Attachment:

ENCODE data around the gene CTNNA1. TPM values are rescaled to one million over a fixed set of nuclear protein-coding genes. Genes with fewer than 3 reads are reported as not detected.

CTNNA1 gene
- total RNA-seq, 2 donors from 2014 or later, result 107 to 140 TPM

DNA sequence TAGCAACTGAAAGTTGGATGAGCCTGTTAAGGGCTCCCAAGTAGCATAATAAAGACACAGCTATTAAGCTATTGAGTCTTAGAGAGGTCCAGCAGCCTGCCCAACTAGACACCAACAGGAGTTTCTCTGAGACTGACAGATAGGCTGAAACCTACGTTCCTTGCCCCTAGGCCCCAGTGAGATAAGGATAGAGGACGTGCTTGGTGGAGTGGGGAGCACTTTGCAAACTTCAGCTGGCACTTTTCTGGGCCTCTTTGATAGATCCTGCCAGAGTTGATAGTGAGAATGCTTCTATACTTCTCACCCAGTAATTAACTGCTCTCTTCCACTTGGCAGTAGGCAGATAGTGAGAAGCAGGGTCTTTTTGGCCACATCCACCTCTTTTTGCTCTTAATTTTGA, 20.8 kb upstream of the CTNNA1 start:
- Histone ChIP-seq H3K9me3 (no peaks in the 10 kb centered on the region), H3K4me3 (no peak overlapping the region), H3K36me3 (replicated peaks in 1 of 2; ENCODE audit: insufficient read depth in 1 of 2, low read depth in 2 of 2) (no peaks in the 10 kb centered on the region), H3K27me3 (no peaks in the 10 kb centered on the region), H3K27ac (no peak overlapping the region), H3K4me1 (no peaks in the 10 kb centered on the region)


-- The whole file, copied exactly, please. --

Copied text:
ENCODE data around the gene CTNNA1. TPM values are rescaled to one million over a fixed set of nuclear protein-coding genes. Genes with fewer than 3 reads are reported as not detected.

CTNNA1 gene
- total RNA-seq, 2 donors from 2014 or later, result 107 to 140 TPM

DNA sequence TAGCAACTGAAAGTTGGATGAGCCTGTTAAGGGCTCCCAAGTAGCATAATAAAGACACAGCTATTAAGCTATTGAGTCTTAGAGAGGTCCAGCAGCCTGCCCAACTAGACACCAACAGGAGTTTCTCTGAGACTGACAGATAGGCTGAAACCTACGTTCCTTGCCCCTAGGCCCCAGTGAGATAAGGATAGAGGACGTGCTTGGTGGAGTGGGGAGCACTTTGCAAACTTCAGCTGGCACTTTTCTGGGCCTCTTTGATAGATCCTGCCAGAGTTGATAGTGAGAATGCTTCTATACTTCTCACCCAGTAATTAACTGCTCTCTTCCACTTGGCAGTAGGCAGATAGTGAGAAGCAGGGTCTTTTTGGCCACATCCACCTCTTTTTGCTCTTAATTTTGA, 20.8 kb upstream of the CTNNA1 start:
- Histone ChIP-seq H3K9me3 (no peaks in the 10 kb centered on the region), H3K4me3 (no peak overlapping the region), H3K36me3 (replicated peaks in 1 of 2; ENCODE audit: insufficient read depth in 1 of 2, low read depth in 2 of 2) (no peaks in the 10 kb centered on the region), H3K27me3 (no peaks in the 10 kb centered on the region), H3K27ac (no peak overlapping the region), H3K4me1 (no peaks in the 10 kb centered on the region)